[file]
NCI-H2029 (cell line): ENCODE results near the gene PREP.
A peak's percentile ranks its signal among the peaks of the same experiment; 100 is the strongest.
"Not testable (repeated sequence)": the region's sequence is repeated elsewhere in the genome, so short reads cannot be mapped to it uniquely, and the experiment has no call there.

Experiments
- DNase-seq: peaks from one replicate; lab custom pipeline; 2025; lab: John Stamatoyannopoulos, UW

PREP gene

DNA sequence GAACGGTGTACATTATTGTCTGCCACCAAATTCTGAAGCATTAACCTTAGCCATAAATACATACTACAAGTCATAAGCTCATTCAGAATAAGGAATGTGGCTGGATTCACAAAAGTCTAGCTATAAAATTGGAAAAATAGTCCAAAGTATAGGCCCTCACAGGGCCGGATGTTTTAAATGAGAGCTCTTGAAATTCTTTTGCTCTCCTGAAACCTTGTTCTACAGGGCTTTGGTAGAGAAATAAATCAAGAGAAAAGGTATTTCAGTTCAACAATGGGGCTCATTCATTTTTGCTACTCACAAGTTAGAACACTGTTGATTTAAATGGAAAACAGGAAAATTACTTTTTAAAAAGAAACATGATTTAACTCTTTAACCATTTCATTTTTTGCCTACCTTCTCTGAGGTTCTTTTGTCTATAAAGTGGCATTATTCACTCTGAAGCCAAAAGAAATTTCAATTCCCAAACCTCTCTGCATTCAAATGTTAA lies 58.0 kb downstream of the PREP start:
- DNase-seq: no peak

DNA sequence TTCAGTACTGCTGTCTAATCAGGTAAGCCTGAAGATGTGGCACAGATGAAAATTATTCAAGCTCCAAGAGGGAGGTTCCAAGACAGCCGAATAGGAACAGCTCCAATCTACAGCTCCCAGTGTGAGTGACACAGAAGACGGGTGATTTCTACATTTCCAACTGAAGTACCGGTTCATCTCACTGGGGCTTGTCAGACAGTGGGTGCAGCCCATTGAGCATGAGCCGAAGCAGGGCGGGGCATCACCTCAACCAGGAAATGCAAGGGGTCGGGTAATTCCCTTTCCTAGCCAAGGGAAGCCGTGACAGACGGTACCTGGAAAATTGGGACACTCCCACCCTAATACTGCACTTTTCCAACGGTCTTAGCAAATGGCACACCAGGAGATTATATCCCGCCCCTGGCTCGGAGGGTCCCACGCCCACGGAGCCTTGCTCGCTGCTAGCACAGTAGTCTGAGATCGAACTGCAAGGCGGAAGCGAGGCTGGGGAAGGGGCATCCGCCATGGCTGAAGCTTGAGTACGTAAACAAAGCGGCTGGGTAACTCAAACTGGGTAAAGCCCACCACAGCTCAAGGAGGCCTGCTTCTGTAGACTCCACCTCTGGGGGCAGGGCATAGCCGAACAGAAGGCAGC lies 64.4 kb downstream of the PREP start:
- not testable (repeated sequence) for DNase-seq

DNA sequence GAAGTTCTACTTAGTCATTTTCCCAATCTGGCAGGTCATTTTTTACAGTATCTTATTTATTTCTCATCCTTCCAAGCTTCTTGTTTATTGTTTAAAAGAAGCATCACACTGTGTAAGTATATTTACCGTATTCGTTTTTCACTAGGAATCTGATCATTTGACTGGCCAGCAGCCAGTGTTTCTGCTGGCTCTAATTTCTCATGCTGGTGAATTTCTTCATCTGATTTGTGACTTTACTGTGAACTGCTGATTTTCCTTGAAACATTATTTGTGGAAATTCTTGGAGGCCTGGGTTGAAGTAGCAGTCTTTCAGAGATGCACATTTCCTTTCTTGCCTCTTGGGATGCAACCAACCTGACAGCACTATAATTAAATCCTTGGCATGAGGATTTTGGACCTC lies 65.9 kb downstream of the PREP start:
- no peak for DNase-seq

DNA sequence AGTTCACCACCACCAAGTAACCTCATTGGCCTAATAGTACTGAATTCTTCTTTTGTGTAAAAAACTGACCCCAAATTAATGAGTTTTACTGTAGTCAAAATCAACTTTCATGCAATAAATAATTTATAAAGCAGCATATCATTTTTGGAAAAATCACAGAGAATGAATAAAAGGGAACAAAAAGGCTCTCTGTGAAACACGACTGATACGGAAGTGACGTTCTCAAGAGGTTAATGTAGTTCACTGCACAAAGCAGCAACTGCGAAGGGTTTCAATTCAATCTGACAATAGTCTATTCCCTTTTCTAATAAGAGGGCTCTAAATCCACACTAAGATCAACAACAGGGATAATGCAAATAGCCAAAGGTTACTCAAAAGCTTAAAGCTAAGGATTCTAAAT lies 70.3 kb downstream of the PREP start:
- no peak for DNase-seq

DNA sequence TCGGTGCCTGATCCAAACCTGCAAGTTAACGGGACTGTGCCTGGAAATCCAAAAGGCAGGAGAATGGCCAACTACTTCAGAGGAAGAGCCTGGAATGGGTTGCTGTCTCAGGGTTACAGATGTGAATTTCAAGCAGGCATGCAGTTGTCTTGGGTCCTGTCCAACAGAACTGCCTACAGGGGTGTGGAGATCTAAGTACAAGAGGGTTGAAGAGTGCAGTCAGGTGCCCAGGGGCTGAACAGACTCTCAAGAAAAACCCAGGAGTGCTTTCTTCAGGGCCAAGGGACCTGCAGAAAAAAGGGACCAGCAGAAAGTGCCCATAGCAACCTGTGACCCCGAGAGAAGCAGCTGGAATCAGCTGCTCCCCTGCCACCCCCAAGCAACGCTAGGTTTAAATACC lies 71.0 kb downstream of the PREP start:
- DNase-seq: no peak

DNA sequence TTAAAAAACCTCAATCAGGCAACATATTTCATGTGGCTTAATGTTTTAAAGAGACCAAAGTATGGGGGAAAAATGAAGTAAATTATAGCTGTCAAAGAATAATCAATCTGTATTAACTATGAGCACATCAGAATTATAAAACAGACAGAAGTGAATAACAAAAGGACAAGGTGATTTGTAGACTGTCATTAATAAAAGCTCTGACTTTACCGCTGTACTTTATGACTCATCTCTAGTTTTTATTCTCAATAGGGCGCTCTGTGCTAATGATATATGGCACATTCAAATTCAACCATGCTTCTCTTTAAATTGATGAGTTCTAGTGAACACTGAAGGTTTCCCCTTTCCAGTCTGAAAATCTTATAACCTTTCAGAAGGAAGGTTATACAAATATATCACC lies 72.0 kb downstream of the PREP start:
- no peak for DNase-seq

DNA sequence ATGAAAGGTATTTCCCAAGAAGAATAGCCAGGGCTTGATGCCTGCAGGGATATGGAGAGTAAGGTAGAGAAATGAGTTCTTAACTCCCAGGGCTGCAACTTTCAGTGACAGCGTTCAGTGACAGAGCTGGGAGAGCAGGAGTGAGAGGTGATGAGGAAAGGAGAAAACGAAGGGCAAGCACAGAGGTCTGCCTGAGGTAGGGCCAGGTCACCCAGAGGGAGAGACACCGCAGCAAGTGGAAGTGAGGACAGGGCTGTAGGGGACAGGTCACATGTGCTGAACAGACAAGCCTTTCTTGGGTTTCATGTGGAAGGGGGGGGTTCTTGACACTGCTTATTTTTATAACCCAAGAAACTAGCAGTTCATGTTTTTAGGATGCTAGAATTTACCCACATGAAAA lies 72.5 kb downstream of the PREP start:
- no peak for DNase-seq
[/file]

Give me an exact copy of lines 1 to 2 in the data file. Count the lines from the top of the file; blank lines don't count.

NCI-H2029 (cell line): ENCODE results near the gene PREP.
A peak's percentile ranks its signal among the peaks of the same experiment; 100 is the strongest.